Why Cybersecurity in Medical Devices?

With the increasing number of connected services and the advent of IoT era, the risk of cybersecurity attacks is higher than ever (some key statistics: https://www.varonis.com/blog/cybersecurity-statistics/). Medical devices and services are not spared by this threat (https://www.nbcnews.com/tech/security/cyberattack-hits-major-u-s-hospital-system-n1241254) and consequences of an attack on your device can be disastrous:

After being neglected for a long time, Cybersecurity is now a critical part of every project. When starting a new project, you must now keep in mind that Cybersecurity is not a feature that you can add (or forget to add!) at the end, it must be considered at a very early stage of your product design and integrated into your development process.

A lot of companies do not know where to start when dealing with Cybersecurity. The US Food and Drug Administration (FDA) published several guidance:

but today’s most complete reference is UL 2900-1 Cybersecurity Standard for Medical Devices.

Based on our experience, we will share a series of articles that provide some best practices which can be applied to develop more secure medical systems.

Threat Modeling: A Method to Identify, Communicate, and Understand Threats and Mitigations of Your Medical Systems

The first step is to list and quantify potential threats in order to identify and implement the mitigations that will protect your system. This is done by creating a Threat Model, a means to visually represent all the elements that will affect the security of a system.

Threat Model must include physical ports, internal and external communications mechanisms, and more generally all valuable assets of your device. For each of them, you need to identify threats relevant to your system. A typical approach consists in using an existing model such as STRIDE or alternatives like LINDDUN or CIA Triad for example.

When using STRIDE, for each identified asset, you must evaluate the consequences of:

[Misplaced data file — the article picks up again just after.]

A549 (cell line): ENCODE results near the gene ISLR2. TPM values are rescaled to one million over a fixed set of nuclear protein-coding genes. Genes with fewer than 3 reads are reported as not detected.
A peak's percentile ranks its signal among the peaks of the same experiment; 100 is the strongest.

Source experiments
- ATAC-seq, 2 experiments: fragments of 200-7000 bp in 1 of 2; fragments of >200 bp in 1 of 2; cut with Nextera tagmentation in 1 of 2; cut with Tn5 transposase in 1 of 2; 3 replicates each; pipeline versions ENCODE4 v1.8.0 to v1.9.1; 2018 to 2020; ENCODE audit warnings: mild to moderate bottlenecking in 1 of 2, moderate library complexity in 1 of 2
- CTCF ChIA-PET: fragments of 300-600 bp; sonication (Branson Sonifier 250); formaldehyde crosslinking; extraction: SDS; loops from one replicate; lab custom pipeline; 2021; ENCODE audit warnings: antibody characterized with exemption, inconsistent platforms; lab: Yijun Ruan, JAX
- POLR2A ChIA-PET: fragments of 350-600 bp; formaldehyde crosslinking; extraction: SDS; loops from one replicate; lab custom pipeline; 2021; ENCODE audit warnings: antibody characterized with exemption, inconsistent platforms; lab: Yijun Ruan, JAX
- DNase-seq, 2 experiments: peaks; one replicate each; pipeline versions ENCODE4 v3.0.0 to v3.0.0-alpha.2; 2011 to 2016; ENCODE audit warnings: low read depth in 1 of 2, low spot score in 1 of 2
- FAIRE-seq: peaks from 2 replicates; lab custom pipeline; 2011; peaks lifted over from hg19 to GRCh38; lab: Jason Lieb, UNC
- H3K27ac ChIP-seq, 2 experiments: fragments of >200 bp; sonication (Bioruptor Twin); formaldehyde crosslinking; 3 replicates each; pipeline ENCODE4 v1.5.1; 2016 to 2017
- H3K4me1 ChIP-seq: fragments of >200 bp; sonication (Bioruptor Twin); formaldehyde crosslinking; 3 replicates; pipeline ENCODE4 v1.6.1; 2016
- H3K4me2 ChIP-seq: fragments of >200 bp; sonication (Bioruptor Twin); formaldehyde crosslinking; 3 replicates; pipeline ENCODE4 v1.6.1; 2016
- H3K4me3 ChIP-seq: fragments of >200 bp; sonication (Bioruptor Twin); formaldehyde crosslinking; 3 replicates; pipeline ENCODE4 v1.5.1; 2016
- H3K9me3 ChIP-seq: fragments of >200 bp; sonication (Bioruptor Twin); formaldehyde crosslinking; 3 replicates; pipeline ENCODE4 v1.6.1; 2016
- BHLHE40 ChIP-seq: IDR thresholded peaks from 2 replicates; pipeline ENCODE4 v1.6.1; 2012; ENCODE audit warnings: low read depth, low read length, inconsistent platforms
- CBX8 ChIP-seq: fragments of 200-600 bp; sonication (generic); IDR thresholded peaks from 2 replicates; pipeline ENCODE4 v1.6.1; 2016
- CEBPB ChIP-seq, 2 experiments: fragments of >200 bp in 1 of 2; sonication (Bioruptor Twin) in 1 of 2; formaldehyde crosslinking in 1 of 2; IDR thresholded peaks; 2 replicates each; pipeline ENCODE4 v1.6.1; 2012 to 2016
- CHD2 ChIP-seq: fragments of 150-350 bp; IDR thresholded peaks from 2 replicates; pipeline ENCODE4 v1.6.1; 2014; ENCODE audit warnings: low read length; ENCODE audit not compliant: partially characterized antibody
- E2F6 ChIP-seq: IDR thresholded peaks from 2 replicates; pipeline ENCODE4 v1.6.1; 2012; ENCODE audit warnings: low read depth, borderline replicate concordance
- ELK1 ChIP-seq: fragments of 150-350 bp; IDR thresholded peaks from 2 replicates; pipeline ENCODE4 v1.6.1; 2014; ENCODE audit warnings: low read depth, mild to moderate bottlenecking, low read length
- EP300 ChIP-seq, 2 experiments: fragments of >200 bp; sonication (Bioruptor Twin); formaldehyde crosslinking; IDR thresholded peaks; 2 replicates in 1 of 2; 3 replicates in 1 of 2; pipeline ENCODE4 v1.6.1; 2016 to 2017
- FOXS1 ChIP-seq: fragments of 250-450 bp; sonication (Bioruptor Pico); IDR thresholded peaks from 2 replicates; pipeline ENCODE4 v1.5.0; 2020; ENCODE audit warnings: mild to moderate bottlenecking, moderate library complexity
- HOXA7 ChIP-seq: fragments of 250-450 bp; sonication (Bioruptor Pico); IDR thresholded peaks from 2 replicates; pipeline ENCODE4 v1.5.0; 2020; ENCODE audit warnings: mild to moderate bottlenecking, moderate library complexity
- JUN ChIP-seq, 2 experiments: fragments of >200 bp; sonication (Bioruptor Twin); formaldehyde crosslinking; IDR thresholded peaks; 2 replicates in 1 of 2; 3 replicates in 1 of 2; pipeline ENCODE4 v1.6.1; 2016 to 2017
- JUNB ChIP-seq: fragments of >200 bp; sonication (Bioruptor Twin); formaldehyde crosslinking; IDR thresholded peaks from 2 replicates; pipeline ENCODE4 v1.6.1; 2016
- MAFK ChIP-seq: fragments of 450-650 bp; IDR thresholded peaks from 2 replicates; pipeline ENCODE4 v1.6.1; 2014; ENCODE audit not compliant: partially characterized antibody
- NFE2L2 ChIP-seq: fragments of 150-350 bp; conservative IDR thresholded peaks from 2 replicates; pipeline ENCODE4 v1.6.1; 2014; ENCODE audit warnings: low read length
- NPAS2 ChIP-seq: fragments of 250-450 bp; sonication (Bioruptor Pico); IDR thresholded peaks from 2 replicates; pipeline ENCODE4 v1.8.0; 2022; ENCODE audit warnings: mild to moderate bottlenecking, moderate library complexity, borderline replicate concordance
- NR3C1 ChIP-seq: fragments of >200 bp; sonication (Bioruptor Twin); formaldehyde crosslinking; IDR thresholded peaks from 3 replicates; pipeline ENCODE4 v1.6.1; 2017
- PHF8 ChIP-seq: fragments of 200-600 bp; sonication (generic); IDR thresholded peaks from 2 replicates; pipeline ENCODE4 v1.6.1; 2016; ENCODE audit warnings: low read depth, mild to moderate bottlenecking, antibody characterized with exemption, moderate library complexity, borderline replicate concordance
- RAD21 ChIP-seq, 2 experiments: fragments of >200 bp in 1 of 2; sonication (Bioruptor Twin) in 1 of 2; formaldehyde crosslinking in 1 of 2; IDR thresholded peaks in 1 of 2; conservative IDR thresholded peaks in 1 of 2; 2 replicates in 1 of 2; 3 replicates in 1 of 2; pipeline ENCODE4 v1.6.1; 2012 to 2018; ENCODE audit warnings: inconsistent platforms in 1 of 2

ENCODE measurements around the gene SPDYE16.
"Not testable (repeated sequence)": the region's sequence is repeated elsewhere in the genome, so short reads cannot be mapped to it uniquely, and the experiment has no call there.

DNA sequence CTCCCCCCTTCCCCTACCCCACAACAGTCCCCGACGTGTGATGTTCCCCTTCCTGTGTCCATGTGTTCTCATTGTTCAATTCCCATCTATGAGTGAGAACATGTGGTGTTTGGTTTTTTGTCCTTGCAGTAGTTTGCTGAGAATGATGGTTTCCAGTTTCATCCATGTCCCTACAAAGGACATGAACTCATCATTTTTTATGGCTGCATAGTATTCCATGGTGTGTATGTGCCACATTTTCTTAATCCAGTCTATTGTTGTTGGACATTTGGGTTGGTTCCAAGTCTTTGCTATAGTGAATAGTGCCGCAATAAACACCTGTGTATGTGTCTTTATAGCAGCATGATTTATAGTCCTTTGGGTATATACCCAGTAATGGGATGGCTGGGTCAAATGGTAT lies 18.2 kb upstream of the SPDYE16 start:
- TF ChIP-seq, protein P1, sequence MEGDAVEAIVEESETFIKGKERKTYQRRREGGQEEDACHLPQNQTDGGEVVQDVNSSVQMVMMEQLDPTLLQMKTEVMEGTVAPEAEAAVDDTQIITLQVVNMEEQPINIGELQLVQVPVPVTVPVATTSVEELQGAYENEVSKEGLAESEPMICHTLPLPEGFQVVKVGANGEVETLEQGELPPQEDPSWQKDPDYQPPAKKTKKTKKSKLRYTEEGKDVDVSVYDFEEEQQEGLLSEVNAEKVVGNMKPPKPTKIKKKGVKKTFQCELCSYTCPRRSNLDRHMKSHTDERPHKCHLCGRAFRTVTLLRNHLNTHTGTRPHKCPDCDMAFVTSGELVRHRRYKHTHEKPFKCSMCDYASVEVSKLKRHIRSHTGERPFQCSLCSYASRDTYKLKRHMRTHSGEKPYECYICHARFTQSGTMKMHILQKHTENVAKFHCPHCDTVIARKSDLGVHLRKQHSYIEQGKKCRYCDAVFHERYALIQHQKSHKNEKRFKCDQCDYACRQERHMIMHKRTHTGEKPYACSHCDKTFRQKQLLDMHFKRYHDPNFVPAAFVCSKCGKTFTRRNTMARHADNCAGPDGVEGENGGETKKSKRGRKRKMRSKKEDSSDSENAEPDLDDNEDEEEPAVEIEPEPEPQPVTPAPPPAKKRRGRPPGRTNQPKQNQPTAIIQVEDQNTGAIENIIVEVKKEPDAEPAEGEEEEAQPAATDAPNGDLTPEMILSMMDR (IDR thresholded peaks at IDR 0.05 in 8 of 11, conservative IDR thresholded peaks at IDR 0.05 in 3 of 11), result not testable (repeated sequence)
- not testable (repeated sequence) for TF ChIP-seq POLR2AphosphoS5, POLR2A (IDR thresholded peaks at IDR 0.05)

• Spoofing: The device/service/user is not the one it’s supposed to be, like in Man-in-the-Middle attacks
  • Tampering: Illegal access to your device, with hardware or software modifications)
  • Repudiation: Claiming to have not performed an action
  • Information disclosure: Expose sensitive information about your device or private data
  • Denial of service: The device doesn’t work as expected
  • Elevation of privilege: Gaining capabilities without authorization

Then for each threat, a severity score must be determined to prioritize and mitigate them. Among existing scoring systems, the most broadly used is the Common Vulnerability Scoring System (CVSS), a standard commissioned by US National Infrastructure Advisory Council (NIAC) in 2005 and maintained by the international Forum for Incident Response and Security Teams (FIRST). Another usable scoring system is DREAD, simpler than CVSS but it will provide a less detailed image of the exact nature of the vulnerability and risk.

Dedicated tools exist to help with the threat modeling process, like “Microsoft Threat Modeling tool” or OWASP “Threat Dragon”. These tools will help you to graphically model your system, identify threats using STRIDE and generate a report.

Figure 1: Threat model example using MS Threat Modeling

Figure 2: Threat identification and mitigation

The CVSS scoring must be calculated using a calculator like the one provided by FIRST or NIST with a preference for the latter thanks to its more user-friendly interface and visual graphics.

Figure 3: Example of CVSS score computation using NIST calculator

Risk Management and RCMs

In your Risk Management File, we suggest to clearly distinguish the management of the risks related to safety and the management of the risks related to security. The new draft of the IEC 62304 actually requires this distinction, and introduces a separate process “for managing RISKS associated with SECURITY“ along with the term “RISK CONTROL (SECURITY) measure”.

The list of threats that will need to be addressed depends on your Security Risk Management process: you could decide to address all of them, or only the ones above a certain scoring. This process must be defined as early as possible and be integrated into your development process.

The reports generated during the threat modeling phase shall be used as an input to your risk management assessment and guide you through the definition of your Risk Control Measures (RCM) and Software Requirement Specifications (SRS).

Preview of Part 2

In the second part of our series of articles on cybersecurity in medical devices, we will talk about Common Vulnerabilities and Exposures (CVEs). If you use off the shelf software in your medical device, the CVE analysis is an essential activity that you must perform in order to reduce the chances of an attacker being able to break into your device. Stay tuned!